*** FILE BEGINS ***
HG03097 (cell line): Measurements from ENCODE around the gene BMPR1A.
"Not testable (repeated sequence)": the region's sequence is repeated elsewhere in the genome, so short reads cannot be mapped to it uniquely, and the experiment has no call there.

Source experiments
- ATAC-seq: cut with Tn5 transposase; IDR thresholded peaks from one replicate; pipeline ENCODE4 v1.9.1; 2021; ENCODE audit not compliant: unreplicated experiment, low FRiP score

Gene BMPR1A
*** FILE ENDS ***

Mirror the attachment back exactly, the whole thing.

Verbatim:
HG03097 (cell line): Measurements from ENCODE around the gene BMPR1A.
"Not testable (repeated sequence)": the region's sequence is repeated elsewhere in the genome, so short reads cannot be mapped to it uniquely, and the experiment has no call there.

Source experiments
- ATAC-seq: cut with Tn5 transposase; IDR thresholded peaks from one replicate; pipeline ENCODE4 v1.9.1; 2021; ENCODE audit not compliant: unreplicated experiment, low FRiP score

Gene BMPR1A